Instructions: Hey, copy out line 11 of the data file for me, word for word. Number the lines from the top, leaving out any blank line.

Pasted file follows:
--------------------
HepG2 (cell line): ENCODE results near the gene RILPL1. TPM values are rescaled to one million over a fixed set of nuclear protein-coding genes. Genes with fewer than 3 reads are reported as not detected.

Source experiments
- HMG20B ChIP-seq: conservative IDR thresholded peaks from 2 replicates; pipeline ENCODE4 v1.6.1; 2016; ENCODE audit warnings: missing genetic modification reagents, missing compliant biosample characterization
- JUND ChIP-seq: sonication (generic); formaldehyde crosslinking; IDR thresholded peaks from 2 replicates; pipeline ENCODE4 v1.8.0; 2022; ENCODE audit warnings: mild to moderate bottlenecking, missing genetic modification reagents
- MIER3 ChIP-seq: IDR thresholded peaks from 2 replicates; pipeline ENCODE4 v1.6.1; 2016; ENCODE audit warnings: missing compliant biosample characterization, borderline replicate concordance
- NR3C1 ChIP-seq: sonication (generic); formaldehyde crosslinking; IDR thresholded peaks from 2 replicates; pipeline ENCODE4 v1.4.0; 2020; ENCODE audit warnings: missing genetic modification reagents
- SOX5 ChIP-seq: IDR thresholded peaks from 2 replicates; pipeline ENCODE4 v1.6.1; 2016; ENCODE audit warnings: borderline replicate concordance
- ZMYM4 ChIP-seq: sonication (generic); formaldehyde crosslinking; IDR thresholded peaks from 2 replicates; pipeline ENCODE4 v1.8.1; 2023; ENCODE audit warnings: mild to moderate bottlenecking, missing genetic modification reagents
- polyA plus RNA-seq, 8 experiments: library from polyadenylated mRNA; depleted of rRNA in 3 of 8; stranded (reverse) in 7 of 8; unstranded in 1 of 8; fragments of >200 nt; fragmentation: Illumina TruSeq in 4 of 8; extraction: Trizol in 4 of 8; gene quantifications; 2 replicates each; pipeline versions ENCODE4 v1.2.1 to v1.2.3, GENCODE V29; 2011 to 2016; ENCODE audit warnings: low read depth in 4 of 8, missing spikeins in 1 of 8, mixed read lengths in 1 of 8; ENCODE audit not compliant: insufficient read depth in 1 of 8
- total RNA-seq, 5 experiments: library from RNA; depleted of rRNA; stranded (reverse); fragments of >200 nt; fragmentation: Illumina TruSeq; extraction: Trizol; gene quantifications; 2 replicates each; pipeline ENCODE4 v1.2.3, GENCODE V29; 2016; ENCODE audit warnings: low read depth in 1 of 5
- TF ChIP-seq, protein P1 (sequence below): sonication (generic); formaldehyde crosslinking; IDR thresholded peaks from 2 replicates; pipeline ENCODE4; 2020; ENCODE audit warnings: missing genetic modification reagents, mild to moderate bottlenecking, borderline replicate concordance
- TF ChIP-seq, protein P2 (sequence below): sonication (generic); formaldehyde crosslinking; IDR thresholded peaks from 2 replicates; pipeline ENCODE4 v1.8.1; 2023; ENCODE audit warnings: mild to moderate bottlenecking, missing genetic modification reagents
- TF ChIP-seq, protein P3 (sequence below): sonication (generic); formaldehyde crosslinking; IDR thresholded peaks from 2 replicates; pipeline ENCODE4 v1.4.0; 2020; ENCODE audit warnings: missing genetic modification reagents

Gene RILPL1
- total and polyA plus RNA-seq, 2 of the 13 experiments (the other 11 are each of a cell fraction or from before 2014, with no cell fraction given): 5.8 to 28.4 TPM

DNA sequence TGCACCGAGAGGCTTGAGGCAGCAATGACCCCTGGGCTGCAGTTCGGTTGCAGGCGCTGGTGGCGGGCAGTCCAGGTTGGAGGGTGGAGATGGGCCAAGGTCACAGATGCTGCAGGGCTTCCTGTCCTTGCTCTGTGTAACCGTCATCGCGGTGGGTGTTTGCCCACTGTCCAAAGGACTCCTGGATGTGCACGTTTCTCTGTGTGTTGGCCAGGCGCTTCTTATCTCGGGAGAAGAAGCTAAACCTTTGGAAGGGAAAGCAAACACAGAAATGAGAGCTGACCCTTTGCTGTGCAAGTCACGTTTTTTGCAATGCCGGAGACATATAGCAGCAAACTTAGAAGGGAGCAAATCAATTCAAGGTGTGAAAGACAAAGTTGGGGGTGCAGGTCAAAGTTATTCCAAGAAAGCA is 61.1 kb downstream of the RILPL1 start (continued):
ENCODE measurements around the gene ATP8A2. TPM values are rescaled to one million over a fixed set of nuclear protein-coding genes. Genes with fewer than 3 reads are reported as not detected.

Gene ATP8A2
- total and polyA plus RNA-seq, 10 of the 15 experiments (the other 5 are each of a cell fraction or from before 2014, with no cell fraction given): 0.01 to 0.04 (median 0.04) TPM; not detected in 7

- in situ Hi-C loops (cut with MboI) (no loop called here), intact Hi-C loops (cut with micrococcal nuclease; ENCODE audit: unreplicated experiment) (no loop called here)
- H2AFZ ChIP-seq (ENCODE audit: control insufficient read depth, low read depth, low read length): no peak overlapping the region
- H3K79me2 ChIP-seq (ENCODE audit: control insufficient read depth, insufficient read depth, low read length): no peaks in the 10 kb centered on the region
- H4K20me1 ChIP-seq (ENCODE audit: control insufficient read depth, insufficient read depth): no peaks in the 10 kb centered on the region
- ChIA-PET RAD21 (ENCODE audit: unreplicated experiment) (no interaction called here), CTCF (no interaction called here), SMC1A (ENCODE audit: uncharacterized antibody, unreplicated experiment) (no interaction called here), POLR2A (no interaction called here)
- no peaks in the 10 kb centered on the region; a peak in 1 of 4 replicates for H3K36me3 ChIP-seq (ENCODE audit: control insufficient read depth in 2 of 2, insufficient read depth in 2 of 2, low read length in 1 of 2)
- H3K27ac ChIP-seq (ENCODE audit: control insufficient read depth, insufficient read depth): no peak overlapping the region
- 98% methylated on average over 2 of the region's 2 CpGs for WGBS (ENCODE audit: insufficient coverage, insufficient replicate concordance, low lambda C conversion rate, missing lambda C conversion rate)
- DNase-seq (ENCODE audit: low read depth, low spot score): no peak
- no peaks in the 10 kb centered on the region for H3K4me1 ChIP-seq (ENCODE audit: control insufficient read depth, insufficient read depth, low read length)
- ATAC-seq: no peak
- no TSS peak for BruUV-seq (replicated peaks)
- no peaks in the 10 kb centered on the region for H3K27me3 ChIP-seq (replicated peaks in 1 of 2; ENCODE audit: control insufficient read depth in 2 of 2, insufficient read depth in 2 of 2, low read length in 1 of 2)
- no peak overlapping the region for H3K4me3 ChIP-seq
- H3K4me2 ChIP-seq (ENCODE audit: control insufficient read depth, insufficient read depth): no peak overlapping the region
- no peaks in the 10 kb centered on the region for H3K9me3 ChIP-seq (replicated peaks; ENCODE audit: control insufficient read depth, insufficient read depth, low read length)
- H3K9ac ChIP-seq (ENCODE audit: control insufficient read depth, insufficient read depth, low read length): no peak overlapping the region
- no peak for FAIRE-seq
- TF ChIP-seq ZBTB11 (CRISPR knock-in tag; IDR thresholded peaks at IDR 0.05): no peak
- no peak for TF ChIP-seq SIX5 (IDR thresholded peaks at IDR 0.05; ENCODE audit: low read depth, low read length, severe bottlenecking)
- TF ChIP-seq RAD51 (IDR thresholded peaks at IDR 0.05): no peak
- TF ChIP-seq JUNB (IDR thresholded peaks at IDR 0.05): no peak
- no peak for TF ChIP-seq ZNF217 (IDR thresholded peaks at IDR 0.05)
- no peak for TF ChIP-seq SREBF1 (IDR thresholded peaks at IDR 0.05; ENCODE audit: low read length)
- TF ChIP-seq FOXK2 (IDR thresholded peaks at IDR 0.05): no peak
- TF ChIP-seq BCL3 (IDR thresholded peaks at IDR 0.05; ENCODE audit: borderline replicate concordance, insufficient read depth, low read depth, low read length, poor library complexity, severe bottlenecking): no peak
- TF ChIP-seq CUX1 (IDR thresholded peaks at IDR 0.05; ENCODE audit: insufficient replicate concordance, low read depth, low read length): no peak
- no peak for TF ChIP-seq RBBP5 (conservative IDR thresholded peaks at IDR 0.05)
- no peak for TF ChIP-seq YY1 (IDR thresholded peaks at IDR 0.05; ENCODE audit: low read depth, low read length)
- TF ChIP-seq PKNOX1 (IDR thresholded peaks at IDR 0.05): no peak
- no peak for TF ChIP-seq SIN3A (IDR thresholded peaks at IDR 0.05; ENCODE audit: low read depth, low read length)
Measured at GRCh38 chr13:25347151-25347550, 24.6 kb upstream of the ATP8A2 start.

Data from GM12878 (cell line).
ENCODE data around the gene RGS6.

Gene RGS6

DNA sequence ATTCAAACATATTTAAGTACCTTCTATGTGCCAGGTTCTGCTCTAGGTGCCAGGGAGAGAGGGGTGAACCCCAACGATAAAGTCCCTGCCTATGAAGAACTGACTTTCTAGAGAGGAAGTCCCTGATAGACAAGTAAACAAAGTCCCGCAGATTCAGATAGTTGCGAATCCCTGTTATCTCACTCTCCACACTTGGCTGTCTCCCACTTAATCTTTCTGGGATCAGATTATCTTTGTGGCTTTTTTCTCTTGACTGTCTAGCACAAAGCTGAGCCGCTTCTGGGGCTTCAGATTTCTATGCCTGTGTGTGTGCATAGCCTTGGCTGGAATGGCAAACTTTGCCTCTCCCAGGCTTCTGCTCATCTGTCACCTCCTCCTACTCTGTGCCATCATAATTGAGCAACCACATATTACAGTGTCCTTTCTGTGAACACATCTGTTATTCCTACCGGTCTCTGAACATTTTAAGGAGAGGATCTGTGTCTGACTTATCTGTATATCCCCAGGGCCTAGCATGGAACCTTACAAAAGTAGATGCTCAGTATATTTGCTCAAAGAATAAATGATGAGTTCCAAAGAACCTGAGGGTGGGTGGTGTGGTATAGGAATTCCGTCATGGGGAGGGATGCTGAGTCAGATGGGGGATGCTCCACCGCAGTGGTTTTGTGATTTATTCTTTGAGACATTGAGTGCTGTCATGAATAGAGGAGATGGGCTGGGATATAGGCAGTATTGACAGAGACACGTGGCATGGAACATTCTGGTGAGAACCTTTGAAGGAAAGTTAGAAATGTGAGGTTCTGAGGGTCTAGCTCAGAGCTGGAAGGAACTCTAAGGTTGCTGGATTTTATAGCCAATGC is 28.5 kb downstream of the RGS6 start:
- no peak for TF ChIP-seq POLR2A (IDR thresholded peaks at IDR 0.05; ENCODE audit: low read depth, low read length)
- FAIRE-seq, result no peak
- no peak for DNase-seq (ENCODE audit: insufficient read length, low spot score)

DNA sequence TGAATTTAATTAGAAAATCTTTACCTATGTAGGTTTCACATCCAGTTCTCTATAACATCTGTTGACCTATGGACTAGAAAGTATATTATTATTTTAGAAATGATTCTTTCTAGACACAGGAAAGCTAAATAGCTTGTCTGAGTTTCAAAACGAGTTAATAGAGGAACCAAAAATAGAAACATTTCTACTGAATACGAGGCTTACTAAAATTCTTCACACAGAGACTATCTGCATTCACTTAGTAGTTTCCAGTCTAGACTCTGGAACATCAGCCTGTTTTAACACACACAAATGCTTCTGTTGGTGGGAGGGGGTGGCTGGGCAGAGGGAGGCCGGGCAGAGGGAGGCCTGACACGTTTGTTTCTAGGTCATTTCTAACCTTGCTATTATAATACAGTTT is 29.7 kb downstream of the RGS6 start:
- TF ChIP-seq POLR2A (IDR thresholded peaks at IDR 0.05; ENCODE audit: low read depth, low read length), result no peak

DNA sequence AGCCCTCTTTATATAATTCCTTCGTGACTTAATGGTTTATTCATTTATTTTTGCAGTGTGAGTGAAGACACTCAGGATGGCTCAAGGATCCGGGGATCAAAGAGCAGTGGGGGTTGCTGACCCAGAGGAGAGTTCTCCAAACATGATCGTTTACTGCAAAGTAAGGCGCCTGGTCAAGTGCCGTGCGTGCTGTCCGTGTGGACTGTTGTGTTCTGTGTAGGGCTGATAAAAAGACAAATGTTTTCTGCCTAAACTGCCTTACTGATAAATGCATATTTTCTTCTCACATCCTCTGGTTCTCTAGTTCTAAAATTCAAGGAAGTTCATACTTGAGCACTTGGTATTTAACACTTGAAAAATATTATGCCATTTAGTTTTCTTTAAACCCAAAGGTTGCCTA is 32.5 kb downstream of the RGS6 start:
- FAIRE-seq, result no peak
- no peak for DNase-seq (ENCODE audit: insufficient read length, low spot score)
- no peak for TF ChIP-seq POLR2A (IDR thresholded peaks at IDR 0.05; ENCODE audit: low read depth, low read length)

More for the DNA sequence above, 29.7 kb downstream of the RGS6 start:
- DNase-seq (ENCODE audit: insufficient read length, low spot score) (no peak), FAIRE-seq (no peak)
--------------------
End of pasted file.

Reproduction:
- TF ChIP-seq, protein P1 (sequence below): sonication (generic); formaldehyde crosslinking; IDR thresholded peaks from 2 replicates; pipeline ENCODE4; 2020; ENCODE audit warnings: missing genetic modification reagents, mild to moderate bottlenecking, borderline replicate concordance